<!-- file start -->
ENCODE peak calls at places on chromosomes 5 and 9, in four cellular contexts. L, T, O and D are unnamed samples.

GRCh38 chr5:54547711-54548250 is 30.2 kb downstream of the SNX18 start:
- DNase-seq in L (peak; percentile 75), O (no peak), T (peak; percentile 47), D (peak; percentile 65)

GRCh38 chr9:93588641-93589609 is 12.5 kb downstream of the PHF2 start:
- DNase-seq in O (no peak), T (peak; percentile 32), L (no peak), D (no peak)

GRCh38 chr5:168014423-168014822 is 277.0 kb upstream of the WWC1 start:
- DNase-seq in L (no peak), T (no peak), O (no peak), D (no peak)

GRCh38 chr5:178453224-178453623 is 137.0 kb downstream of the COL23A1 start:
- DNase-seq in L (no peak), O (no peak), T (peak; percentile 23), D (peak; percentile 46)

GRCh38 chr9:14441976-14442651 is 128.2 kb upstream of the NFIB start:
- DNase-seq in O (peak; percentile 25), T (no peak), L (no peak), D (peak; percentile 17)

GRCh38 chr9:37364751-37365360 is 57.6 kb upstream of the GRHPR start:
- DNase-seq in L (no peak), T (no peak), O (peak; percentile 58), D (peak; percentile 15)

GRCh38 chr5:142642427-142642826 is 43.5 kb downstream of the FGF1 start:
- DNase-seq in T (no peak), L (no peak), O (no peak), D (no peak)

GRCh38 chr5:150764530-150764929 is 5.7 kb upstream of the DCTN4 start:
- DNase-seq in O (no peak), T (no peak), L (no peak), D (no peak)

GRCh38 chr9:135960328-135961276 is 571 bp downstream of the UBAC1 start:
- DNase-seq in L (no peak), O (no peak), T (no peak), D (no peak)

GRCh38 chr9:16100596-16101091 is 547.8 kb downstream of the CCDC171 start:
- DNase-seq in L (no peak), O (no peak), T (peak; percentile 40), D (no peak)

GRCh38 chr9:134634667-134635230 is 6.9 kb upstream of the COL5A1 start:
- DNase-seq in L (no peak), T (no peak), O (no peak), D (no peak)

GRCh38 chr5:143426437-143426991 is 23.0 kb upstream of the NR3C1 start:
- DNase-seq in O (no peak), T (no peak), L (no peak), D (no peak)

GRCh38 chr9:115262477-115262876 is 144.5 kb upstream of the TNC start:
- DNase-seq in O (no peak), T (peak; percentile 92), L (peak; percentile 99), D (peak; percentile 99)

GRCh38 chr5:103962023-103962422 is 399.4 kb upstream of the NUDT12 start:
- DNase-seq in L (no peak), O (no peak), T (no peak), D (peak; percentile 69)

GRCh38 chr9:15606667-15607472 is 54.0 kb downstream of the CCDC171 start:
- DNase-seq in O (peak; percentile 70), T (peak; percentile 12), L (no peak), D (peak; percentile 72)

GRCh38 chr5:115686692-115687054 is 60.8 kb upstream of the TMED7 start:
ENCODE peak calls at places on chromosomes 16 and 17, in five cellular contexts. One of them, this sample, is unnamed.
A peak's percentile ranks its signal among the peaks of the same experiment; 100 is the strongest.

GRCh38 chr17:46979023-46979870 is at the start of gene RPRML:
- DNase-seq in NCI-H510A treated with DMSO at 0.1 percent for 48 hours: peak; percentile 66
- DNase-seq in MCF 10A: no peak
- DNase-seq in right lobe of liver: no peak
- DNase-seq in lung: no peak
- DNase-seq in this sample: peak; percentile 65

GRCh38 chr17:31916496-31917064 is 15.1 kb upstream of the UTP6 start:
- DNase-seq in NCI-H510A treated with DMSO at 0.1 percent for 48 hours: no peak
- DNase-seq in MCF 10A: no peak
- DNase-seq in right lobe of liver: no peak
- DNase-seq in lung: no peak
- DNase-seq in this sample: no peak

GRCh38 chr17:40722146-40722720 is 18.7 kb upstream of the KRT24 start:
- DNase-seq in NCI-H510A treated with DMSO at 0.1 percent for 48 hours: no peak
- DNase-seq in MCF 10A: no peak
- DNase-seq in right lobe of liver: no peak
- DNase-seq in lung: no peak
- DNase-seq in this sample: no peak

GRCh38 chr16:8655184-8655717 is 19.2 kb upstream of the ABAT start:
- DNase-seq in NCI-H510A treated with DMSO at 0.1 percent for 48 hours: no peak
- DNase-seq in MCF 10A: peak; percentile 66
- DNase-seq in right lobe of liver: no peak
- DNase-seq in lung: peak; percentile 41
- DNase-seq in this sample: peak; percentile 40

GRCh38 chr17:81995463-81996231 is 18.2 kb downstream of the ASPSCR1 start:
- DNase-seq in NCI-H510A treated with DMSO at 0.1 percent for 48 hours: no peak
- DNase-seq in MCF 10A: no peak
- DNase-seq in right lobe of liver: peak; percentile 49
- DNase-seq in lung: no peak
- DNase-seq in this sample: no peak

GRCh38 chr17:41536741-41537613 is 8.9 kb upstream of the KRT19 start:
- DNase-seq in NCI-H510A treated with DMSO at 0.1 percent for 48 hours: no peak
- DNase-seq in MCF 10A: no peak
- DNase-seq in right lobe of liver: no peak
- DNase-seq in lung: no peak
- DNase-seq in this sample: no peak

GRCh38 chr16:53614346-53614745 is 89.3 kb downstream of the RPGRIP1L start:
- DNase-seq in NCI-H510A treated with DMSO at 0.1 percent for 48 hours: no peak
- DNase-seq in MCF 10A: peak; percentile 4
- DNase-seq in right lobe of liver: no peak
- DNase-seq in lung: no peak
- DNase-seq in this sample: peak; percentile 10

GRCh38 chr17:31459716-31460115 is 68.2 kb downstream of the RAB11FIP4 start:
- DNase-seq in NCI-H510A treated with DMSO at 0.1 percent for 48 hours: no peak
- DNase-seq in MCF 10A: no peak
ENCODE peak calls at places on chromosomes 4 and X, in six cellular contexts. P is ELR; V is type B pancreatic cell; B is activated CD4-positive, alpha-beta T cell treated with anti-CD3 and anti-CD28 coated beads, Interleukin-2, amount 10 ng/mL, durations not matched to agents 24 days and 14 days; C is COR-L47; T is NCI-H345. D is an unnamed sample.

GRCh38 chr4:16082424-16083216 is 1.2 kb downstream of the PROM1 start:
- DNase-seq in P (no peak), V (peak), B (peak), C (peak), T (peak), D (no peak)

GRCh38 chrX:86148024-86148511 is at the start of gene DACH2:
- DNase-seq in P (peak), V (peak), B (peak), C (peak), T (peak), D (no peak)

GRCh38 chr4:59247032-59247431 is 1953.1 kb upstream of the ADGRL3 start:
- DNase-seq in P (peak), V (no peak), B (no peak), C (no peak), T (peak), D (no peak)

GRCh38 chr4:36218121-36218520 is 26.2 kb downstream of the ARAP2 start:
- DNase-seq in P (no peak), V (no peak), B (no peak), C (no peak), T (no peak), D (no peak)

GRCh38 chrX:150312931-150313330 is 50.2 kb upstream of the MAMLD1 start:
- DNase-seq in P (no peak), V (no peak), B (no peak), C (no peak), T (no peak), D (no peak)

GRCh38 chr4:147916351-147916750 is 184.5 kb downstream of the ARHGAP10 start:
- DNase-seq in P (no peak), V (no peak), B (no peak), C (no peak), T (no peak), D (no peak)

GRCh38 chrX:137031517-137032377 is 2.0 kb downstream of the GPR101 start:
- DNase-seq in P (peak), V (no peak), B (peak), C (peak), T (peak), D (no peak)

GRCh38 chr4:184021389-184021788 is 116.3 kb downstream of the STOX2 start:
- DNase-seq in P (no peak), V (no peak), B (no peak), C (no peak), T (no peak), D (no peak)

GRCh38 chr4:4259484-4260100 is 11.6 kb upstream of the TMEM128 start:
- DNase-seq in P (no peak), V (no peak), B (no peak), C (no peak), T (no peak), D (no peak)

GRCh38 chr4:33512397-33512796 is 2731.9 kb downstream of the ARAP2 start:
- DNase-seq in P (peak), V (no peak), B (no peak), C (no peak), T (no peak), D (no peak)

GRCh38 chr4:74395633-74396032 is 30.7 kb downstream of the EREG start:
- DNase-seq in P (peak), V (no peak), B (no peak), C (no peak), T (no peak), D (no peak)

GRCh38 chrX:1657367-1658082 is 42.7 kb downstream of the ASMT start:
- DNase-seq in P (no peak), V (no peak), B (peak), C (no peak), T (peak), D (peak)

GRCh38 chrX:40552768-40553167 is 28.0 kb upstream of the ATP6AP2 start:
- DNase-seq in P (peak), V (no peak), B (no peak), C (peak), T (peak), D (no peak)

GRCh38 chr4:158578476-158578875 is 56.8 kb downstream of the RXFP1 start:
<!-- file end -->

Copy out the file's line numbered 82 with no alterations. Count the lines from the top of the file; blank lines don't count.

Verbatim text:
- DNase-seq in P (no peak), V (peak), B (peak), C (peak), T (peak), D (no peak)